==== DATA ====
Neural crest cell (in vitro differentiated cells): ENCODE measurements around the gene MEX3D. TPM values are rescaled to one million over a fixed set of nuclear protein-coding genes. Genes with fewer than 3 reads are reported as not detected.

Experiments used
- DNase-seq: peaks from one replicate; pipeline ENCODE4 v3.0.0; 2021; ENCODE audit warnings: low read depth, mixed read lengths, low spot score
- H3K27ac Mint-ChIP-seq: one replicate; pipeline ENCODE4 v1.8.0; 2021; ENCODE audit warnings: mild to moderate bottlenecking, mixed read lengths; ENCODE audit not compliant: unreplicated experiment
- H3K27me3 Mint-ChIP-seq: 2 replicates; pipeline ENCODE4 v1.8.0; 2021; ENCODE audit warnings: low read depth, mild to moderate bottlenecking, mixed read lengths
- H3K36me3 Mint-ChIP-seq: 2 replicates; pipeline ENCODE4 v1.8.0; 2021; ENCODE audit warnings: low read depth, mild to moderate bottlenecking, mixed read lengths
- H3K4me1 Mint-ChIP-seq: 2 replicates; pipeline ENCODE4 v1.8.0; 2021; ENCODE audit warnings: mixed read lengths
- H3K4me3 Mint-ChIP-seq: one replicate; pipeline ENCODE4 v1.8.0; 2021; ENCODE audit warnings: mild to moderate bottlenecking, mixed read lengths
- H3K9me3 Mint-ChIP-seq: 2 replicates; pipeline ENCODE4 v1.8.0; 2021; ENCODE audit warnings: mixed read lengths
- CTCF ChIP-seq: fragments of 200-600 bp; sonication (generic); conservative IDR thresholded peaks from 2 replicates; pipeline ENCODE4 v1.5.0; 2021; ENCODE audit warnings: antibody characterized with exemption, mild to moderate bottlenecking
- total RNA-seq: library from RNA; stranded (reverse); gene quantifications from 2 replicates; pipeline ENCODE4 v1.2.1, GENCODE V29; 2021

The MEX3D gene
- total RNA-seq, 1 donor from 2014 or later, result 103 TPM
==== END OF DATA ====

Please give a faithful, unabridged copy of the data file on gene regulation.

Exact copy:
Neural crest cell (in vitro differentiated cells): ENCODE measurements around the gene MEX3D. TPM values are rescaled to one million over a fixed set of nuclear protein-coding genes. Genes with fewer than 3 reads are reported as not detected.

Experiments used
- DNase-seq: peaks from one replicate; pipeline ENCODE4 v3.0.0; 2021; ENCODE audit warnings: low read depth, mixed read lengths, low spot score
- H3K27ac Mint-ChIP-seq: one replicate; pipeline ENCODE4 v1.8.0; 2021; ENCODE audit warnings: mild to moderate bottlenecking, mixed read lengths; ENCODE audit not compliant: unreplicated experiment
- H3K27me3 Mint-ChIP-seq: 2 replicates; pipeline ENCODE4 v1.8.0; 2021; ENCODE audit warnings: low read depth, mild to moderate bottlenecking, mixed read lengths
- H3K36me3 Mint-ChIP-seq: 2 replicates; pipeline ENCODE4 v1.8.0; 2021; ENCODE audit warnings: low read depth, mild to moderate bottlenecking, mixed read lengths
- H3K4me1 Mint-ChIP-seq: 2 replicates; pipeline ENCODE4 v1.8.0; 2021; ENCODE audit warnings: mixed read lengths
- H3K4me3 Mint-ChIP-seq: one replicate; pipeline ENCODE4 v1.8.0; 2021; ENCODE audit warnings: mild to moderate bottlenecking, mixed read lengths
- H3K9me3 Mint-ChIP-seq: 2 replicates; pipeline ENCODE4 v1.8.0; 2021; ENCODE audit warnings: mixed read lengths
- CTCF ChIP-seq: fragments of 200-600 bp; sonication (generic); conservative IDR thresholded peaks from 2 replicates; pipeline ENCODE4 v1.5.0; 2021; ENCODE audit warnings: antibody characterized with exemption, mild to moderate bottlenecking
- total RNA-seq: library from RNA; stranded (reverse); gene quantifications from 2 replicates; pipeline ENCODE4 v1.2.1, GENCODE V29; 2021

The MEX3D gene
- total RNA-seq, 1 donor from 2014 or later, result 103 TPM